significant matches

A Great Cricket Match

White Conduit Fields, Islington, Middlesex

Saturday, 22 May 1784

result unknown (PVC)

A Great Cricket Match

White Conduit Fields, Islington, Middlesex

Thursday, 27 May 1784

result unknown (PVC)

It is almost certain that these matches involved the White Conduit Club but few details are known. The Earl of Winchilsea was noted as "the best bat" in the first game; a few players in the second game were named including Dorset, Winchilsea, Talbot and Lennox.

Chertsey v Coulsdon

Laleham Burway Ground, Chertsey, Surrey

Tuesday, 22 – Wednesday, 23 June 1784

Chertsey won by 313 runs (DC)

Chertsey 219 (Mr G T Boult 52*, – Hart 52) & 186 (T Taylor 44, W Bedster 31)
Coulsdon 63 & 29

No bowling or fielding details known.

Mr Waghorn recorded: "A match between the Chertsey and Coulsdon clubs, for £50 a side, which was won by the former by 313 runs. This match does not state how out".

other matches

Berkshire v Bucks

Little Marlow, Berkshire

Tuesday, 18 May 1784

Berkshire won by an innings & 21 runs (DC)

Bucks has never had a top-class county team and Berkshire clearly won this with ease.

Bucks v Berkshire

Datchet Common, Datchet, Bucks

Wednesday, 9 June 1784

result unknown (DC)

This was a return of the game on Tuesday, 18 May above. It was pre-announced with the result of the first one but was not itself reported.

Thursday, 15 – Friday, 16 July. Hambledon Parish v Petworth is recorded in GB18 but it seems to have been a minor match between two parish teams only, although a handful of regulars did play for the Hambledon team. The scorecard has been preserved. Petworth won by 52 runs.

Friday, 30 July . Farnham v Odiham & Alton was played at Holt Pound in Farnham and the teams are known but no details of the play. The Wells and Beldham brothers all played for Farnham. Odiham's team included David Harris and Thomas Scott, who became a noted Hampshire player in the 1790s.

jack small

Jack Small(1765–1836) made his debut in 1784, his career continuing until 1811. He was noted as "a sound batsman" but should not be compared with his father John Small, who was still playing when Jack started.

Jack Small had over 100 recorded appearances by the end of the 1800 season. His two highest recorded scores were 95 for R Leigh's XI v Sir Horace Mann's XI at Margate in 1795 and 88 for Lord Yarmouth's XI v R Whitehead's XI at Lord's in 1799.

He and John Nyren were close friends and Nyren always refers to Small junior as Jack Small.

William Fennex

William Fennex (born c.1763 at Gerrards Cross, Bucks; died 4 March 1838 at Stepney, London) was a noted all-rounder and right arm fast bowler. As a batsman, Fennex was reputed to be one of the first to use forward play and was said to be a good driver.

His playing career began with Berkshire in 1785 but he was chiefly associated with Middlesex and was keeper of the ground at Uxbridge. He made 85 known first-class appearances until 1800 and then played occasionally, making nine more appearances from 1802 to 1816.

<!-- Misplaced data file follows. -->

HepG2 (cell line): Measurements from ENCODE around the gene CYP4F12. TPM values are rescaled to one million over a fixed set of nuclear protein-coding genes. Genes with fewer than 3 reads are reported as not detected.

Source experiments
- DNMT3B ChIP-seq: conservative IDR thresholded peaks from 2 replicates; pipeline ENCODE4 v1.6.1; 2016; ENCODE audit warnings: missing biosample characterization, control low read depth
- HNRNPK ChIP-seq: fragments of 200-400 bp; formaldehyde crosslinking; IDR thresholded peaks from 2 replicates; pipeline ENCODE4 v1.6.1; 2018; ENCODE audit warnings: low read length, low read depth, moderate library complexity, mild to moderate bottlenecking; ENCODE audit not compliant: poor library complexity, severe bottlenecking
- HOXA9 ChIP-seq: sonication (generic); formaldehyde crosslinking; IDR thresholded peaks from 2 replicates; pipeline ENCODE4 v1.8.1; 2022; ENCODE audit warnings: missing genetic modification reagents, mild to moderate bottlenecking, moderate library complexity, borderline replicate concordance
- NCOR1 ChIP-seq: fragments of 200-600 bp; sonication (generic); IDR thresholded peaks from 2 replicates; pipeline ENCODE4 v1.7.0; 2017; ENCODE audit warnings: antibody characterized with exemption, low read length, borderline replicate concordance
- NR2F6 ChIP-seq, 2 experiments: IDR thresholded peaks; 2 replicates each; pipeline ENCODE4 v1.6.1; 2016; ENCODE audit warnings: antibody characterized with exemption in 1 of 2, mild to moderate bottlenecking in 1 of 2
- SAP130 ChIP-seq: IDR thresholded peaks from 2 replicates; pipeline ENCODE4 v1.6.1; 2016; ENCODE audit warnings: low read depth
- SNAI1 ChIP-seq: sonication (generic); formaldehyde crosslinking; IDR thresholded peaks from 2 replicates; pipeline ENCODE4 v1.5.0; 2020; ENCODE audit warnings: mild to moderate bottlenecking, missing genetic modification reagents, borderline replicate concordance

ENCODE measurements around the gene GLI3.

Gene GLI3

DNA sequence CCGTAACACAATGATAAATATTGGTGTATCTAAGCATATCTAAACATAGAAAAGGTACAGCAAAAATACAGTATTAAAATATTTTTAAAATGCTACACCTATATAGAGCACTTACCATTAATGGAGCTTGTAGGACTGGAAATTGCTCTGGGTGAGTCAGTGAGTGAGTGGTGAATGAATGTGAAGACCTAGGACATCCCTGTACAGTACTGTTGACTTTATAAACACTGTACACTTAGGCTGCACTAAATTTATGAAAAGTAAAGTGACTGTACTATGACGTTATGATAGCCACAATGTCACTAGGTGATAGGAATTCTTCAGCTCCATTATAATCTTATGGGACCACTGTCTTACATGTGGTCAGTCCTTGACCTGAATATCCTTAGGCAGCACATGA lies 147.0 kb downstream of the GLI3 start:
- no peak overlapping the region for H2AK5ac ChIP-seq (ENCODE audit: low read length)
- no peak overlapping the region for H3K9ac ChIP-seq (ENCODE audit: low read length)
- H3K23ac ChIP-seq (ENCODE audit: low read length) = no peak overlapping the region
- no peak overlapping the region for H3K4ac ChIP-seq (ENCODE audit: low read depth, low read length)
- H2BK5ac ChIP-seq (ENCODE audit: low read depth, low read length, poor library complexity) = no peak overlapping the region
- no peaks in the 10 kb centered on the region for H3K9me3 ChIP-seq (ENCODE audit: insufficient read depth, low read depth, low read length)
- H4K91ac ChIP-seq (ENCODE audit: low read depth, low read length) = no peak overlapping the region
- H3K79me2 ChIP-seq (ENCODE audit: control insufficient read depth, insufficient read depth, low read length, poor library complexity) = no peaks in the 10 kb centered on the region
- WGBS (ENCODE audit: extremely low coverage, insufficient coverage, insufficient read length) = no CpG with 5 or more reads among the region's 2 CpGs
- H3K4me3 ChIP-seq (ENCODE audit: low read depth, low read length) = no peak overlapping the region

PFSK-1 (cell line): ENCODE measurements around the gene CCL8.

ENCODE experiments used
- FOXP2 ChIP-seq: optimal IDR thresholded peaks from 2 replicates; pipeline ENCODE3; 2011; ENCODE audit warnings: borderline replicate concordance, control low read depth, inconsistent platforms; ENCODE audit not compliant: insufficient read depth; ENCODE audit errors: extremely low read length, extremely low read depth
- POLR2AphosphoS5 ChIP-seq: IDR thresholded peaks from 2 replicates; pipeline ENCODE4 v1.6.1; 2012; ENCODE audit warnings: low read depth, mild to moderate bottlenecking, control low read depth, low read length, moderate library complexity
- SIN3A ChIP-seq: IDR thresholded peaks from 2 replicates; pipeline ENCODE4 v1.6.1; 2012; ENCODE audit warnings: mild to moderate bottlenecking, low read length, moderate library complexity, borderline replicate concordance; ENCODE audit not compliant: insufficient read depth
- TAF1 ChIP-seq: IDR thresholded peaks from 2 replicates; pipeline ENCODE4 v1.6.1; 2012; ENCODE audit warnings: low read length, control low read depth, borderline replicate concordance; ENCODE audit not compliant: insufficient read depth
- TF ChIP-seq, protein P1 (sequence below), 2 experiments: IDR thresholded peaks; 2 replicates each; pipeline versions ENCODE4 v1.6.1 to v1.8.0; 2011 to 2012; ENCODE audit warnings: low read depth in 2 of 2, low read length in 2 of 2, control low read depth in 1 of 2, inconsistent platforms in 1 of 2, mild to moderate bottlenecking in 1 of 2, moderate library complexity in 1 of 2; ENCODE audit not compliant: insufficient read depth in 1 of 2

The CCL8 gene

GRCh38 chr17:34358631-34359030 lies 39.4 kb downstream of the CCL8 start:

Like Beldham, he subsequently provided James Pycroft with his reminiscences.

1785

the history

1 January. The first issue of the ''Daily Universal Register'', later known as ''The Times'', was published in London.

the cricket

S&B bemoans the lack of fixtures in this season (though there were no less than in the previous few seasons) but there is a historical significance in that state of affairs because it reflected the decline of Hambledon's influence while the emergence of WCC foreshadowed a shift in focus to London.

Cricket by now was approaching that first great watershed.

first-class matches

None recognised this season.

significant matches

Middlesex v Essex

Kennington Common, Kennington, Surrey

Monday, 30 & Tuesday, 31 May 1785

Essex won by 6 wickets (DC)

The match was played for £500 a side. William Fennex and George T Boult were given men for Middlesex, who in one report are called London & Westminster.

William Beldham

The Berkshire v Essex match marks the known debut of the famous William Beldham (1766–1862), known as "Silver Billy" and a master batsman whose career spanned the Napoleonic Era.

He scored only 1 and 0 on his debut, but he did get a lot better!

Born in Farnham, Surrey, Beldham made his name playing for Hampshire from 1787. He was remembered as a fine strokemaker and is generally regarded with John Small as one of the two greatest batsmen of the underarm era. He took a lot of wickets too, bowling what seems to have been a lively fast-medium pace.

He continued playing until 1821.

Berkshire v Essex

Datchet Common, Datchet, Bucks

Thursday, 9 – Friday, 10 June 1785

Berkshire won by 148 runs (DC)

Berkshire 113 (Mr G T Boult 53) & 115 (Mr G T Boult 55, James Wells 37)
Essex 37 & 43 (Hon. G H Monson 20*)

No bowling or fielding details are known. The game was announced as: "A match of cricket, for 100 guineas, the Berkshire club against the Hornchurch club, with Davidson and Rimmington". It is not known which of the three Rimmingtons was involved.

The Hornchurch club was the strongest in Essex and its team could claim to be representative of the county. The sources differ among themselves re whether the team should be called Essex or Hornchurch. Several of these Essex players appeared frequently in subsequent seasons.